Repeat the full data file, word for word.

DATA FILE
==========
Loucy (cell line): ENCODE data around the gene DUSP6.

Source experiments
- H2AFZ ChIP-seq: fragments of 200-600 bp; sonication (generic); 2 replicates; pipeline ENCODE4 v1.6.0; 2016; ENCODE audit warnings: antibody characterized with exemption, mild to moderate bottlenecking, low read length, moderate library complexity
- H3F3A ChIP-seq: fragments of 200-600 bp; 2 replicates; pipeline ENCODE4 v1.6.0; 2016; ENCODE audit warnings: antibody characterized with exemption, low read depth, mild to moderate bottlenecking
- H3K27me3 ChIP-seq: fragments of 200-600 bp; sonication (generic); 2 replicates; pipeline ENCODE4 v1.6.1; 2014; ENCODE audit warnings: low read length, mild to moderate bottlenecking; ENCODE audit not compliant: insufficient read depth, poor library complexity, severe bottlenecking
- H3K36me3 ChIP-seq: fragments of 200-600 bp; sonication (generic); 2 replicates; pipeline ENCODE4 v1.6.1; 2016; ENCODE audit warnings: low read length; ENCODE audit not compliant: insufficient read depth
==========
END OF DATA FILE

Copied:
Loucy (cell line): ENCODE data around the gene DUSP6.

Source experiments
- H2AFZ ChIP-seq: fragments of 200-600 bp; sonication (generic); 2 replicates; pipeline ENCODE4 v1.6.0; 2016; ENCODE audit warnings: antibody characterized with exemption, mild to moderate bottlenecking, low read length, moderate library complexity
- H3F3A ChIP-seq: fragments of 200-600 bp; 2 replicates; pipeline ENCODE4 v1.6.0; 2016; ENCODE audit warnings: antibody characterized with exemption, low read depth, mild to moderate bottlenecking
- H3K27me3 ChIP-seq: fragments of 200-600 bp; sonication (generic); 2 replicates; pipeline ENCODE4 v1.6.1; 2014; ENCODE audit warnings: low read length, mild to moderate bottlenecking; ENCODE audit not compliant: insufficient read depth, poor library complexity, severe bottlenecking
- H3K36me3 ChIP-seq: fragments of 200-600 bp; sonication (generic); 2 replicates; pipeline ENCODE4 v1.6.1; 2016; ENCODE audit warnings: low read length; ENCODE audit not compliant: insufficient read depth